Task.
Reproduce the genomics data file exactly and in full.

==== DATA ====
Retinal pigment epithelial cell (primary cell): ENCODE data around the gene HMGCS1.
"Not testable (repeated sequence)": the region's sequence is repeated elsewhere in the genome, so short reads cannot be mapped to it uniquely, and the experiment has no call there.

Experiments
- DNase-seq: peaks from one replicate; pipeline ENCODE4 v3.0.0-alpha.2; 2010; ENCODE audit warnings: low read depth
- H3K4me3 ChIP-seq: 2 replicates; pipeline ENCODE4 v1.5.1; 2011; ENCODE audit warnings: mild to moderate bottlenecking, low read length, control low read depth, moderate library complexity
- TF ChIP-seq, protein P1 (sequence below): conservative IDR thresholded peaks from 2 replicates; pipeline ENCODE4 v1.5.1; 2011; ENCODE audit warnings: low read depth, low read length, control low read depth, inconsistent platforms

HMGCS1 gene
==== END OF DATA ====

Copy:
Retinal pigment epithelial cell (primary cell): ENCODE data around the gene HMGCS1.
"Not testable (repeated sequence)": the region's sequence is repeated elsewhere in the genome, so short reads cannot be mapped to it uniquely, and the experiment has no call there.

Experiments
- DNase-seq: peaks from one replicate; pipeline ENCODE4 v3.0.0-alpha.2; 2010; ENCODE audit warnings: low read depth
- H3K4me3 ChIP-seq: 2 replicates; pipeline ENCODE4 v1.5.1; 2011; ENCODE audit warnings: mild to moderate bottlenecking, low read length, control low read depth, moderate library complexity
- TF ChIP-seq, protein P1 (sequence below): conservative IDR thresholded peaks from 2 replicates; pipeline ENCODE4 v1.5.1; 2011; ENCODE audit warnings: low read depth, low read length, control low read depth, inconsistent platforms

HMGCS1 gene